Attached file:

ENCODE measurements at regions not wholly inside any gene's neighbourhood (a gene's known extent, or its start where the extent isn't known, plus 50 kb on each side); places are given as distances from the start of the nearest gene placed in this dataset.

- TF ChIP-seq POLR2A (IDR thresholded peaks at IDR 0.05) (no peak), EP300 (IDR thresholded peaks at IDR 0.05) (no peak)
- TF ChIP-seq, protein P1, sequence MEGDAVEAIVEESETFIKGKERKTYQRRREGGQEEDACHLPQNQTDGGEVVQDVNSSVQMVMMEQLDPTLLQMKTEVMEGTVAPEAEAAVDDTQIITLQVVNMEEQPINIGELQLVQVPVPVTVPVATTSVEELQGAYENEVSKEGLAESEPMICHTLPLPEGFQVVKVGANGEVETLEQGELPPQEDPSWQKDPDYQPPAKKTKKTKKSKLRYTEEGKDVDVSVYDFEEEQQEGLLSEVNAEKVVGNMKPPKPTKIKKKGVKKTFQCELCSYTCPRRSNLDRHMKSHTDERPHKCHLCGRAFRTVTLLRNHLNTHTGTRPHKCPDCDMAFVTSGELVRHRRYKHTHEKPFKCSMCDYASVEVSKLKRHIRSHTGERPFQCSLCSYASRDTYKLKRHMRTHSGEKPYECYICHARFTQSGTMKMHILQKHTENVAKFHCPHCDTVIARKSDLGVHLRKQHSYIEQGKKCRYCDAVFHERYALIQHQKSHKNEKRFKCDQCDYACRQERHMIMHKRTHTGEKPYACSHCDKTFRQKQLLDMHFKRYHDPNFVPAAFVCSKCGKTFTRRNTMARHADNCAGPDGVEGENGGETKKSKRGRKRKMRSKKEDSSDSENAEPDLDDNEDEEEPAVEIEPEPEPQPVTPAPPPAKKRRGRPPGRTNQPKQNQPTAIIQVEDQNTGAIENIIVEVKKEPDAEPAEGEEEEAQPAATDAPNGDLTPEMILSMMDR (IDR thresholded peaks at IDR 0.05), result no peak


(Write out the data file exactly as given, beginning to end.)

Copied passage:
ENCODE measurements at regions not wholly inside any gene's neighbourhood (a gene's known extent, or its start where the extent isn't known, plus 50 kb on each side); places are given as distances from the start of the nearest gene placed in this dataset.

- TF ChIP-seq POLR2A (IDR thresholded peaks at IDR 0.05) (no peak), EP300 (IDR thresholded peaks at IDR 0.05) (no peak)
- TF ChIP-seq, protein P1, sequence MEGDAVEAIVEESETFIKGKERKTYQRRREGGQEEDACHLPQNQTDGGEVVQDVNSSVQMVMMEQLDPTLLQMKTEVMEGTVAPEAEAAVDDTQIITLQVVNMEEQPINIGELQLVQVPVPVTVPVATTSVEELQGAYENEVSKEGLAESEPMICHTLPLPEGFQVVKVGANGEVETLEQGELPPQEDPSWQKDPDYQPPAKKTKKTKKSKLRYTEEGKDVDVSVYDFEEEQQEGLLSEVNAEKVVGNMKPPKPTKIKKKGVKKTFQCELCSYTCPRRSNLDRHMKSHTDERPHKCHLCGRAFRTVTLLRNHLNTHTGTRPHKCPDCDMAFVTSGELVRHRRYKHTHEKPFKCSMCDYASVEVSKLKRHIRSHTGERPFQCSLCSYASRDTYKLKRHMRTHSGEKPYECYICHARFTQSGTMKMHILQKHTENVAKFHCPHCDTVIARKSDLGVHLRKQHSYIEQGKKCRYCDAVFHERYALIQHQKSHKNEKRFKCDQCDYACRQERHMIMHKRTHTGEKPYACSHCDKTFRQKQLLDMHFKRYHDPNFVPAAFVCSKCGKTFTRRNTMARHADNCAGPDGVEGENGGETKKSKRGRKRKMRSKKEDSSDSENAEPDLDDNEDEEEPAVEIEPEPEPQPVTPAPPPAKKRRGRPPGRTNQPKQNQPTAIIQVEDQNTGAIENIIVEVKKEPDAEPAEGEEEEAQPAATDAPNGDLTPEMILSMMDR (IDR thresholded peaks at IDR 0.05), result no peak